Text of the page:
Is 50 redemptions worth 17,925 Opt Outs?

Wei Kuan Lim, Vice President of Client Services & Partnerships, autoGraph Inc. 

A Case Study in the relationship between reach, redemption and customer opt-in

With many retailers facing strong trading headwinds and shifting consumer tastes, CMOs are under pressure to leverage as many promotional campaigns as possible to drive sales. Multiple requests from the product and trading teams to add ‘just a small plug’ for their respective areas of responsibilities, into the next scheduled communications to the customer base probably sounds familiar to many of us.

There is now a multitude of advanced marketing, advertising and analytics tools available today, meaning that CRM execution teams are expected to identify the right audience to receive the most appropriate message, at the right time and place.

Impending changes in privacy regulations are now less than a year away, so CMOs are also placing a value on customer consent.  Many have dedicated resources working on programs future-proofing one of their most prized assets – the right to directly communicate with their customers. Every opt-out means that a business will lose all future communications with that customer or spend more re-acquiring the permission to market to this customer.

At autoGraph, we’ve drawn some observations and key learnings from an A|B test of one campaign, to explore the trade-off between reach, redemptions and customer opt-ins to marketing.

Focus on more than just REACH and clicks

Decide upon on a balanced set of campaign outcomes. Maximizing reach and clicks only potentially compromises your ability to market to your customers in the longer run.

Customer Segmentation is not always fit for purpose

Your customers are an excellent source of their preferences and attitudes. Make sure to engage with them in order to find out more.

To illustrate this point, the following shows the key measures of an identical campaign that was promoted in two distinct ways. Which one do you think performed better?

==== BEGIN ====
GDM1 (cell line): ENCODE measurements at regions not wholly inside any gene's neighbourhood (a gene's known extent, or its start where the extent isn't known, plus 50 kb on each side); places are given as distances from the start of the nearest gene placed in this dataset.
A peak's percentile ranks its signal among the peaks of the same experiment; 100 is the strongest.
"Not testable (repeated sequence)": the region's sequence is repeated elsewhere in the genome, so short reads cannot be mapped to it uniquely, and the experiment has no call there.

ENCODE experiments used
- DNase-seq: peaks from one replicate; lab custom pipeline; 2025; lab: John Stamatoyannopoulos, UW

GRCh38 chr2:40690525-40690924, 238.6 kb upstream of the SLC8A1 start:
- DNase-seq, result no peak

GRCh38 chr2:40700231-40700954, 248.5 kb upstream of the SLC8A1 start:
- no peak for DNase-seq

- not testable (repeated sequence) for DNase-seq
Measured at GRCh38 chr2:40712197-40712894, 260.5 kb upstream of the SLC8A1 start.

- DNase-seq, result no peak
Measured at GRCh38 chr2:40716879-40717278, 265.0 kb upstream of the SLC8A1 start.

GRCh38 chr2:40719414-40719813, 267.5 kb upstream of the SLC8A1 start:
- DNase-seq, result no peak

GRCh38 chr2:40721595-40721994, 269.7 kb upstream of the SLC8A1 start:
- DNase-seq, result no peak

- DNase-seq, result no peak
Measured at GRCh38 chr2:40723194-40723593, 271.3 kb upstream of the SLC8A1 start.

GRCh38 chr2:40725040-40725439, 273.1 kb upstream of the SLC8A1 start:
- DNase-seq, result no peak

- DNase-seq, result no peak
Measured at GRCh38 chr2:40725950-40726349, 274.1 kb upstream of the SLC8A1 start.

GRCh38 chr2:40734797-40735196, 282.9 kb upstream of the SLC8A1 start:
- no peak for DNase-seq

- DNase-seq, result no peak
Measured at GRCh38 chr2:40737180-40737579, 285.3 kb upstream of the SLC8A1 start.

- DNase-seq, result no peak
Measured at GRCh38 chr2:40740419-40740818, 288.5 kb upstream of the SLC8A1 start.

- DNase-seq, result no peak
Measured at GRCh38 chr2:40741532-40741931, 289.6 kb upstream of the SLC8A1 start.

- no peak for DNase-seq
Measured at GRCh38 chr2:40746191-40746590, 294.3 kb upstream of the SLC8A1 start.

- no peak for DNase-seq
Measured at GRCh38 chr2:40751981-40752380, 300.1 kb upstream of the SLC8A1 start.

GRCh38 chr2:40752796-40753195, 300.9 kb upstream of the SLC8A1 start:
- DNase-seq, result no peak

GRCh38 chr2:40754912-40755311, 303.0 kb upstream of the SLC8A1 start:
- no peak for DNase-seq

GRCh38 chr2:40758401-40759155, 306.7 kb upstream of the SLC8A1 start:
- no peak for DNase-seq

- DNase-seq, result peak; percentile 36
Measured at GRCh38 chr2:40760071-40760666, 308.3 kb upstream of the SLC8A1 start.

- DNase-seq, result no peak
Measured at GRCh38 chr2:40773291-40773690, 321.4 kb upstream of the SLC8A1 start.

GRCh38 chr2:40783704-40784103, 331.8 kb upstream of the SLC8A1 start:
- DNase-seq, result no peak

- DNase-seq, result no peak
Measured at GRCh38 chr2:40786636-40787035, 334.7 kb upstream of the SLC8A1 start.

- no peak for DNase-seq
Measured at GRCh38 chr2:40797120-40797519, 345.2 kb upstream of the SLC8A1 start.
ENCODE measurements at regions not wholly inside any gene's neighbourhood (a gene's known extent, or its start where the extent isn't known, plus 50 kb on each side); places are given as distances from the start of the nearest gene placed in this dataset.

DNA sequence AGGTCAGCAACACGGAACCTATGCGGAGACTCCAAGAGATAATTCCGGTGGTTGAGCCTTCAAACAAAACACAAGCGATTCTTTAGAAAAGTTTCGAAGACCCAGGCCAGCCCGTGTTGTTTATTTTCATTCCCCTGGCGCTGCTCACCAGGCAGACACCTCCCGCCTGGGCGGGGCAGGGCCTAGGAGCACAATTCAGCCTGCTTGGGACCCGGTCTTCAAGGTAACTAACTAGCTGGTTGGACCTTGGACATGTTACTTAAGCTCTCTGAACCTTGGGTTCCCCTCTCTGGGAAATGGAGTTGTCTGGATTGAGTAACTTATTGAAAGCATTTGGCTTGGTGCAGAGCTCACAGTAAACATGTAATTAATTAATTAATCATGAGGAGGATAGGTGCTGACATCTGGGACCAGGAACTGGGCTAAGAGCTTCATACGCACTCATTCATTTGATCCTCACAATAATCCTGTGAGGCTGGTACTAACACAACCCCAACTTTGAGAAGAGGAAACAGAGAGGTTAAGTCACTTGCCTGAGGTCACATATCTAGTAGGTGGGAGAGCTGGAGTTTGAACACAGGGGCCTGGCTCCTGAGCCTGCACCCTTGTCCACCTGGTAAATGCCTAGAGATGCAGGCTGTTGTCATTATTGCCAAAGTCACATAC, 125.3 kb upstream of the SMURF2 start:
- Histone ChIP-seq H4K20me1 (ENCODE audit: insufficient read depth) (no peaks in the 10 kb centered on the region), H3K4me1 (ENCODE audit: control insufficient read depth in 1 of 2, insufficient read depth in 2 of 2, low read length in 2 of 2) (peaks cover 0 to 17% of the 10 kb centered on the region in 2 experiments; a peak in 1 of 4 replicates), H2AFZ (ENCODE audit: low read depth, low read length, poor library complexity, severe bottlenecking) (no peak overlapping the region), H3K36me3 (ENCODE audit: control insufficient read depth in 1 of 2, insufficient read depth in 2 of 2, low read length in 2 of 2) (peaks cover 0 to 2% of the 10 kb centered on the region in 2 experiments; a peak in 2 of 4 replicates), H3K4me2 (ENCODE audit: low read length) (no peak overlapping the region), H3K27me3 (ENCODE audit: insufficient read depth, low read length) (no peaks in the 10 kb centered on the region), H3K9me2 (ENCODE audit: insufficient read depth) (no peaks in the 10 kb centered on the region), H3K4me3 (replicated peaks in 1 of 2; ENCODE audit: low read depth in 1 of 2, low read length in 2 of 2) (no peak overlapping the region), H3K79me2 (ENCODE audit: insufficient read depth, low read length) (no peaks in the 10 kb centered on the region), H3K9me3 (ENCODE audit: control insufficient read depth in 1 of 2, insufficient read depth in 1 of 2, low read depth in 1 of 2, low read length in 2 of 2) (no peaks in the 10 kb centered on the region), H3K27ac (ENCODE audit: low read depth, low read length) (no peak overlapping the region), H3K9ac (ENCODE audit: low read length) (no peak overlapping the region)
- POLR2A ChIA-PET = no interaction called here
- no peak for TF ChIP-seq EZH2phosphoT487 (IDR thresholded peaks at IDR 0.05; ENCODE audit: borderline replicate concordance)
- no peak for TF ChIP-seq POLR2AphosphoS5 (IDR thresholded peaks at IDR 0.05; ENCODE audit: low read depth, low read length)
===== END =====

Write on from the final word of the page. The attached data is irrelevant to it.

Campaign A Campaign B
Reach 150,000 16,000
Sales and Redemption Volume (Rate in %)

450

(0.3%)

400

(2.5%)

CRM Opt Out Volume

(Rate in %)

18,000

(12%)

75

(< 0.5%)

 

A team focused on sales results will only potentially be rewarded for the highest sales volume with results from Campaign A. However, the ‘success’ of the broader reach approach of Campaign A carries a cost in higher opt-outs relative to Campaign B. It’s important to note that Campaign A was not an ill-informed, broad blast to the entire CRM base. It was targeted on the basis of a long-standing customer segment that the business had defined.

In comparison, Campaign B applied entirely different targeting criteria, lowering reach yet still maintaining a strong redemption outcome. Take notice that not as many customers opted out. The targeting feature was an attitudinal trait that the brand learned through explicit interaction with customers. Customers who understand what businesses know about them usually have higher levels of trust and engagement with the brand, resulting in a win-win on both sides.

The test also exposed the limitations of segmentation that result in broad sub-groups of customers. There is opportunity in exploring different datasets surrounding your customers and continually optimizing to find the maximum relevance, optimum reach and avoid the counter-productive zones of irrelevant, offensive and wasteful messages.

12% of CRM Opt-Ins Saved with autoGraph

Are 50 units of incremental sales worth 17,925 customer opt outs? Some may say it depends on the value of each incremental sale unit. However, the loss of 12% of the CRM base marketing consent from the targeted audience should be alarming!

For all businesses out there, don’t bet the farm for short-term sales because you may be leaking permissions to talk to your customers in the long run.